In recent years the global secondhand apparel market for clothing and shoes has grown exponentially. In 2002 used clothing exports were worth US$1.4 billion. Despite a slowdown during the COVID-19 pandemic exports were close to US$4 billion in 2020.
Some of this growth has been driven by well known brands and high street retailers developing in-house clothing resale and establishing partnerships with digital secondhand platforms to find new uses for preloved fashions, especially luxury fashions.
In the west, secondhand clothing has acquired a new cachet for its sustainability and its role in circular economies. A circular economy links production and consumption to minimise waste through reusing, repairing, refurbishing, recycling as well as sharing and leasing. This has driven a trend that by far surpasses the growth of the overall apparel market.
In addition to reuse and upcycling in the west, substantial volumes of used clothing donated to charitable organisations continue to be exported to countries in the global south, among them in Africa.
But the west’s over-consumption of clothing and the export it gives rise to is not without problems. Firstly, secondhand clothing imports in Africa generate millions of tonnes of textile waste. Secondly, the popularity of the secondhand clothing trade has prompted arguments about its adverse effects on domestic textile and clothing industries.
Time and again, controversies arise over whether to ban imports. But smuggled imports of used clothing flow readily across Africa’s porous boundaries, making bans largely ineffective.
I wrote about the international secondhand clothing trade in a book published in 2000. My research was focused largely on Zambia. In the book I examined the interplay between environmentalism, charity, recycling and thrift. I also explored how secondhand clothes were about more than imitating Western styles. And traced how items were altered into garments that fitted into local cultural norms of etiquette.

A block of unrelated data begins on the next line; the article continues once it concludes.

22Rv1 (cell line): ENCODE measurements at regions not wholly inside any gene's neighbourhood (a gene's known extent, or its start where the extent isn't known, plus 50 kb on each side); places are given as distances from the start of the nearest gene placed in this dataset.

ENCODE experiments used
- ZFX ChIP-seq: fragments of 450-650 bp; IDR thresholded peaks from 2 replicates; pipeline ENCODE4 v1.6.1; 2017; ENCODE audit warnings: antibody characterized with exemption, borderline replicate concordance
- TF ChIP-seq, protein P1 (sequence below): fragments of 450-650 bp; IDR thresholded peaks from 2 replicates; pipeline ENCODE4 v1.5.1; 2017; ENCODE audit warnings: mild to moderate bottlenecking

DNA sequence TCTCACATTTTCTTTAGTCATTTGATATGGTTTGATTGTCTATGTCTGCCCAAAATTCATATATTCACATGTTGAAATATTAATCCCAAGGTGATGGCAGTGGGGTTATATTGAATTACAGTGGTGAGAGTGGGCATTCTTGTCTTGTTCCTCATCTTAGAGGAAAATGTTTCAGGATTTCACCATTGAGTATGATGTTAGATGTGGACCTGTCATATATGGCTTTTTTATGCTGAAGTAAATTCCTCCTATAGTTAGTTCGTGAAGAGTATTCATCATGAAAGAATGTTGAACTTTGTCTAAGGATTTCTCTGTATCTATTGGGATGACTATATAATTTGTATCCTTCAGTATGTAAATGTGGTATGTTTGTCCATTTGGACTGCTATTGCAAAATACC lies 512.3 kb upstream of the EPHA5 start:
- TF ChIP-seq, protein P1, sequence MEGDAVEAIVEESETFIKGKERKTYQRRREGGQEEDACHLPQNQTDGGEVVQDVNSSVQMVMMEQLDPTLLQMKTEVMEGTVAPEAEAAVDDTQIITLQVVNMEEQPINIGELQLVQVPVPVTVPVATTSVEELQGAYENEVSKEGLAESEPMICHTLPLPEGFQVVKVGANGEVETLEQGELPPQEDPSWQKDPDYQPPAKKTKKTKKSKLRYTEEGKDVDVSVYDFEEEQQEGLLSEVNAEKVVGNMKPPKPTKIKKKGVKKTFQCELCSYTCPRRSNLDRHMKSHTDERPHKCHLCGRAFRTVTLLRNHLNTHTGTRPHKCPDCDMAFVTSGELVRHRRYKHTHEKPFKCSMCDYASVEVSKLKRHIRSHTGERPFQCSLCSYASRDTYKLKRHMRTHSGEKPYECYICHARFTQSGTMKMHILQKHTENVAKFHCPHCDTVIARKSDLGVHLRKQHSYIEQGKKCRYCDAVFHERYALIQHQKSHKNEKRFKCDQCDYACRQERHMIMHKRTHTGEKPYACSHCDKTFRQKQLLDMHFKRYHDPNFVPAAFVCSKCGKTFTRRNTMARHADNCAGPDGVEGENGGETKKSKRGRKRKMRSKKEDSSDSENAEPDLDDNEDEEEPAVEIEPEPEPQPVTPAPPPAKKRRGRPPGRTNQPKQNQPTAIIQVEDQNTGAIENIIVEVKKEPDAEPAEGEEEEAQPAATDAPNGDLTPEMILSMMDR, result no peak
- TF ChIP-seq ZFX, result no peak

Over the last two decades several processes with global scope have changed the landscape in unimaginable ways. This is true in Africa too. Despite these changes, I still think that, rather than representing fashion dumping, current clothing practices demonstrate some of the cultural and socioeconomic benefits of the used clothing trade. Holding significant value for those who create and pursue them, such clothing projects have transformative potentials that are far from trivial.
Changes in the global clothing landscape
The first big change has been the digital age which brought internet access and new inspirations from transnational images, products and styles. It has also facilitated internet commerce and innovations in both new and secondhand markets.
Secondly, fast fashion has affected clothing markets everywhere.
Thirdly, the expiration in 2005 of the World Trade Organisation’s Multi-Fibre Arrangement enabled tariff-free entry for clothing and textiles manufactured in China into previously restricted markets on an unprecedented scale. Concerns about the growing import from China soon eclipsed the public criticism of imported secondhand clothing, which continued to fill its own popular market niche.
For a while, the global COVID-19 pandemic significantly reduced or closed production of clothing and apparel almost everywhere. Problems at many points of the global commodity circuits and their upstream and downstream supply chains came into glaring view along with widespread retail closures and the piling up of excess inventory.